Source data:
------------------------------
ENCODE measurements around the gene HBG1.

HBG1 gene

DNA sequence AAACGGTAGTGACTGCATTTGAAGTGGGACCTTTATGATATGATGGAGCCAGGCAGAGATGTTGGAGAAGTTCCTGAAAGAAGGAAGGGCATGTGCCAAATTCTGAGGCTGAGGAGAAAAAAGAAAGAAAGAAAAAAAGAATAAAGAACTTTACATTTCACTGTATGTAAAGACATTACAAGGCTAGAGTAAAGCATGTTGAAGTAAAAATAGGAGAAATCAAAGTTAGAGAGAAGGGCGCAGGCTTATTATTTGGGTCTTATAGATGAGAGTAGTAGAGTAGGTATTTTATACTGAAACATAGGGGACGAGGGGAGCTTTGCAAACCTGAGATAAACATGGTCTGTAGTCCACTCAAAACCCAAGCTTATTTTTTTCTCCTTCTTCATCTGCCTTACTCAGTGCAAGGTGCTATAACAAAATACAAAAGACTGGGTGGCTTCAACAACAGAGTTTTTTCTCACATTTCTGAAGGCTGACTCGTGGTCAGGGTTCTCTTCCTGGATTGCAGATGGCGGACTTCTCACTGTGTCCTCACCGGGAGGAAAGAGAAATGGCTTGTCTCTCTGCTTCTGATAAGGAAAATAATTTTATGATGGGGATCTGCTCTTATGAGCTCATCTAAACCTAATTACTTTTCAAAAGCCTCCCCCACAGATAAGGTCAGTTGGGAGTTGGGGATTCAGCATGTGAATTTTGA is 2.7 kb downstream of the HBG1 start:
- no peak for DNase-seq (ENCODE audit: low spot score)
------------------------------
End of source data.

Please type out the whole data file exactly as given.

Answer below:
ENCODE measurements around the gene HBG1.

HBG1 gene

DNA sequence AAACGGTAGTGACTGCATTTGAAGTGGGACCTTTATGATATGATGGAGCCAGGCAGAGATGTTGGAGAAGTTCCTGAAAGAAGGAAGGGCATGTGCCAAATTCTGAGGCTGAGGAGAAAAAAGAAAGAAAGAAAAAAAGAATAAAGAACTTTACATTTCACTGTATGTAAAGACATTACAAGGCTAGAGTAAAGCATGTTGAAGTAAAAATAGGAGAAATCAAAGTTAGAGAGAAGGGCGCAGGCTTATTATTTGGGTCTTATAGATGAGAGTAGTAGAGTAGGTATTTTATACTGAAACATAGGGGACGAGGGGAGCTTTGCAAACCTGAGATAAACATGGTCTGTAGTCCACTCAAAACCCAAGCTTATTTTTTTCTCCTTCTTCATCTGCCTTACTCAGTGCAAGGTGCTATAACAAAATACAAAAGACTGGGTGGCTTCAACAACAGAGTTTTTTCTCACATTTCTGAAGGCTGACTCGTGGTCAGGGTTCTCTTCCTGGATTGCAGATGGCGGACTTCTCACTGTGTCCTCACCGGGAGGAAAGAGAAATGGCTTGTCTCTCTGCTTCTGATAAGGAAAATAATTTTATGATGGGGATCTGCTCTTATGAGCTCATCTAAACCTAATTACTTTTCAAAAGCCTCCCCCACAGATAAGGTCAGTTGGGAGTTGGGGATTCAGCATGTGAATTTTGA is 2.7 kb downstream of the HBG1 start:
- no peak for DNase-seq (ENCODE audit: low spot score)